If you follow fitness trends, you may have seen the 12-3-30 workout popping up all over social media. The treadmill workout was created by influencer Lauren Giraldo when she was looking for a simple and approachable way to get fit.
In a November 2020 TikTok video viewed over 12 million times, Giraldo explained why she created the workout. "I used to be so intimidated by the gym and it wasn't motivating. But now I go, I do this, and I can feel good about myself." Giraldo says the 12-3-30 workout has helped her lose 30 pounds without making any changes to her diet.
Many of us have a love/hate relationship with the treadmill. But jumping on one of the best treadmills can be great for fat loss, fitness levels, and even our mental health. And while there are lots of fat-burning treadmill workouts out there, the beauty of the 12-3-30 workout is its simplicity.
The workout is all about cranking up the gradient on a treadmill, replicating walking on a hill. Adding hills or inclines to a walking workout has been shown to increase your heart rate, calorie-burning, and target muscles in the hamstrings, glutes, and calves.
How to do the 12-3-30 workout
First, jump on the treadmill and walk at 3mph, with the incline set to zero for 3-5 minutes - this will warm up your legs.
Then set the timer to 30 minutes and increase the incline to 12% - you'll no doubt start to feel the difference pretty quickly
It's fine to hold on to the sides at first, especially if you feel unsteady - following the basic guidelines on how to use a treadmill safely is paramount. But to reap all the benefits from this workout you should try and move without holding on.
Unlike some other HIIT treadmill workouts you'll stick at an incline of 12% and speed of 3mph for the whole 30 mins - hence the workout's '12-3-30' name.
However, if you want to turn either of them up at intervals it's entirely your choice. You may find that after a month or so your body becomes more accustomed to the intensity of the workout, and you'll be able to turn the speed or incline up even higher.
To see the 12-3-30 workout in action, check out its creator getting her sweat on in the video below (skip to the 4:08 mark).
Lauren Giraldo's 12-3-30 workout
Is the 12-3-30 workout effective?
Since the 12-3-30 workout rose to prominence, scores of social media users have been copying Lauren's routine and showing off amazing results, from significant weight loss to taut, toned tummies. But how effective is it really?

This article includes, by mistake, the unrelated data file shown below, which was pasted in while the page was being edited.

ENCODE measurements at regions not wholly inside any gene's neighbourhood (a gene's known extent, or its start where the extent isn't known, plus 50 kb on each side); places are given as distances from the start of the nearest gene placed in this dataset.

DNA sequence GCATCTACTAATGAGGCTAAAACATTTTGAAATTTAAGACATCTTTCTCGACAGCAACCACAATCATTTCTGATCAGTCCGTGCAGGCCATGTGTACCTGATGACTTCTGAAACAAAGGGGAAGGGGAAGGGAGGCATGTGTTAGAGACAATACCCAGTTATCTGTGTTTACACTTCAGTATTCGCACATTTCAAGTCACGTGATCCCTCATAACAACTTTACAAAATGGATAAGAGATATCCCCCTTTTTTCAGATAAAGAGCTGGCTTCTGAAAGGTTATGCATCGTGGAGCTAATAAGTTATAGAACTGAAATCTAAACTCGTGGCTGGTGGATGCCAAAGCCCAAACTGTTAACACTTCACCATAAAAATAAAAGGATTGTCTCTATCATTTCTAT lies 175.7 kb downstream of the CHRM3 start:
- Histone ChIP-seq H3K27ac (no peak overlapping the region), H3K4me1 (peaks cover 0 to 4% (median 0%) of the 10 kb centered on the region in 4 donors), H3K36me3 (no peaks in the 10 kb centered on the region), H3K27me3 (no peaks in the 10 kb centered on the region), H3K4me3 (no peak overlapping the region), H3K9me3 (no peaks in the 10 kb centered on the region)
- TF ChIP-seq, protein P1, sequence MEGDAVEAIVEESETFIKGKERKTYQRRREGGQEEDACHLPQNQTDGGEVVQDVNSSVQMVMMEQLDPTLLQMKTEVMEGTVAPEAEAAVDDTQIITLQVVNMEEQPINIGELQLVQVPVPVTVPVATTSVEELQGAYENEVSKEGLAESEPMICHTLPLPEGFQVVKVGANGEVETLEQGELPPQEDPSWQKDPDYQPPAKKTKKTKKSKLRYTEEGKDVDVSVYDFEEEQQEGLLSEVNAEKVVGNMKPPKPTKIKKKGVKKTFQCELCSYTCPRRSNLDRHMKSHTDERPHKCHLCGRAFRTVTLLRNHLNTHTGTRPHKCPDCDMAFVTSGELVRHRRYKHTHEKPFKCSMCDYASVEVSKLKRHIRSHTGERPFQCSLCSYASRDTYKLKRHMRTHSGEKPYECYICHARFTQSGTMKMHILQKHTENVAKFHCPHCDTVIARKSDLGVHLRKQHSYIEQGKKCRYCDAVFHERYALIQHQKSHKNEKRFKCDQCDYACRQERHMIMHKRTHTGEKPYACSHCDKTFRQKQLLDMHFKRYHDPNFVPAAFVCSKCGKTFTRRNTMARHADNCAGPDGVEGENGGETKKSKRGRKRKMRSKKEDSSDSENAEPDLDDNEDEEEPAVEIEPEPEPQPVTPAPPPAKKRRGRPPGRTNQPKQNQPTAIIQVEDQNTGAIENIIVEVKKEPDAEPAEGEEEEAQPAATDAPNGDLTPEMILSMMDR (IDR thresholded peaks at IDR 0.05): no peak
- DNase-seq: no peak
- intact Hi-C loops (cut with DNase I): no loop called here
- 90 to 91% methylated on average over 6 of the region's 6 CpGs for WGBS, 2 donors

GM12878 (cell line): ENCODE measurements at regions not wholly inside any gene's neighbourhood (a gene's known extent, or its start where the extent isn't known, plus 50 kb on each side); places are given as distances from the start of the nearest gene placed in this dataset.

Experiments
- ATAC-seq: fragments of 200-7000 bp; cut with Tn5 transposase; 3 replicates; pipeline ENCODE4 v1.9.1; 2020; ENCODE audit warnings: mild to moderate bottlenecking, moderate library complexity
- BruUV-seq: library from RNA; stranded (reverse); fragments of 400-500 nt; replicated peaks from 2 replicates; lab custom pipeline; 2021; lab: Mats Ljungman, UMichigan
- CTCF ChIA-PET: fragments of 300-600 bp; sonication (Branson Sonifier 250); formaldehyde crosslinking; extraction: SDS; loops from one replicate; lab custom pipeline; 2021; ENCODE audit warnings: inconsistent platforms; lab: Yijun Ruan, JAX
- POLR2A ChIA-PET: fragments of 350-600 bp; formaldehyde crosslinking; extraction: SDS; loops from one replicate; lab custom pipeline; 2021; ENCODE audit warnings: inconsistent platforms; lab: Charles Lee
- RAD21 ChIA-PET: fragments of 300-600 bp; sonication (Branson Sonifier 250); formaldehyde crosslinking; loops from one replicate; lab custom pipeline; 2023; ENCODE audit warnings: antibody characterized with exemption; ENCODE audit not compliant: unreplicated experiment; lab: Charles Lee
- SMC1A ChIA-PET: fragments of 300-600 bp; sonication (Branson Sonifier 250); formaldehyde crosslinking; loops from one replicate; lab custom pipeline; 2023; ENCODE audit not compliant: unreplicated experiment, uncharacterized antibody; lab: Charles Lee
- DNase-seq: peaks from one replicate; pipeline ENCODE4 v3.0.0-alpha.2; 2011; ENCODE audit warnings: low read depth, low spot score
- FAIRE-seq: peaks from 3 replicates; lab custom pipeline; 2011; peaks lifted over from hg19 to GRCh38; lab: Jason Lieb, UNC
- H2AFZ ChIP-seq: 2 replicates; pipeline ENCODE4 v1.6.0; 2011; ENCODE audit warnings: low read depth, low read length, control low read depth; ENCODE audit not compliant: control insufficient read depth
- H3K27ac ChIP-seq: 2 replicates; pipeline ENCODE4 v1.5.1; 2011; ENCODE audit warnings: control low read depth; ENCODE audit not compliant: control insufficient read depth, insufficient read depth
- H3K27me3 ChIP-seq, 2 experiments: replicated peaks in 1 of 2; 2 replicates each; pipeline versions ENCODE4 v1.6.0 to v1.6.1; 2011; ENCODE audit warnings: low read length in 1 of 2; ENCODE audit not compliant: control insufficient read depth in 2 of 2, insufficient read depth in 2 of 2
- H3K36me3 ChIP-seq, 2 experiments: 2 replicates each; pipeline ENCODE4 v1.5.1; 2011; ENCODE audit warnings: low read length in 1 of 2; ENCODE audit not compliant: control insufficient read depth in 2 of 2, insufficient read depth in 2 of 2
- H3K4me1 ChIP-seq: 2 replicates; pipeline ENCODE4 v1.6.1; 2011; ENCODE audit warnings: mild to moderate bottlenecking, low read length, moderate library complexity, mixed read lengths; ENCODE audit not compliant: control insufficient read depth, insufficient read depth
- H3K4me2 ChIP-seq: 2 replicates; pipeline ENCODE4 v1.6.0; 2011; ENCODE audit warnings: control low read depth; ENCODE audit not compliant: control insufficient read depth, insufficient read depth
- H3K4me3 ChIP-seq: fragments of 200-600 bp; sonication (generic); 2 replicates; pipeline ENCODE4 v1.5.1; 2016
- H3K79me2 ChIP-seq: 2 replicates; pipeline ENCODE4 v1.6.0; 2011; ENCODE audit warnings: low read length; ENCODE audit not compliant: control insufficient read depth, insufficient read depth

well, the benefits of incline walking are numerous. Guido Basola, fitness trainer and founder of ELYSIUM gyms say it's a great routine if you're a beginner. "The first thing to be noted is that this is a fantastic route to go when looking to build consistency into your gym routine. It is simple and not as overwhelming as other programs, and will definitely increase your heart rate and help build and add to your base level of fitness."
The cardio element of the workout will also mean your heart rate will be challenged. "The addition of the hill will certainly get the blood pumping and start to increase your heart rate," says Basola. "This is great for calorie burn and posture - but keep those shoulder pinned back and chest high as you drive up that hill."
The 12-3-30 also offers one of the best leg workouts you can do on a treadmill, with Basola promising that you'll "definitely see changes in the quads, glutes, and hamstrings."
So, now for the golden question: just how many calories can you expect to burn with the 12-3-30 workout? If your main aim is fat loss, the 30-minute workout could see you burning up to 150 kcals - although, as with any exercise approach, you have to mix it up and keep your diet consistent too. "This workout will help you blitz away those unwanted pounds, although it's important to pair it with a healthy diet and a mix of weight training,' Basola advises, adding: "The more consistent you are the better the results."
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Downsides to the 12-3-30 workout
Even though it's a great cardio workout, many who already regularly work out may not find it all that challenging. If that's the case for you, it could be saved for days when you're feeling tired or even for rest days when you want to move, but not exhaust your body.
If this workout challenges you to begin with, you may begin to hit a plateau after a couple of months as your fitness improves. "It’s a great workout, but don’t fall into the trap of complacency," says Basola. "It's important to note when you are getting fit and strong enough to keep challenging yourself, perhaps by increasing that speed gradually."
It's also important to note that walking or running on an incline - whether it's on a treadmill or outdoors - can affect both your posture and knees. Runner's knee is common in people who are constantly walking or running up hills, so try and switch it up with a flat walk every so often. With posture, keep your back straight, shoulders back, and look where you are going, in order to avoid any injuries.
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Sarah is a freelance journalist who writes about fitness and wellbeing for the BBC, Woman&Home and Tech Radar. During lockdown she found her love of running outside again and now attempts to run around 50 miles a month. When it comes to other fitness, she loves a sweaty cardio session – although since she’s been working out from home she’s sure her downstairs neighbors aren’t too happy about it. She also loves to challenge herself - and has signed up to do hiking holidays, intense bootcamps and last year she went on her dream activity holiday: paddle boarding around deserted islands in Croatia. On her rest days, she loves to recover with a simple yoga flow session – the perfect antidote to her active fitness schedule.
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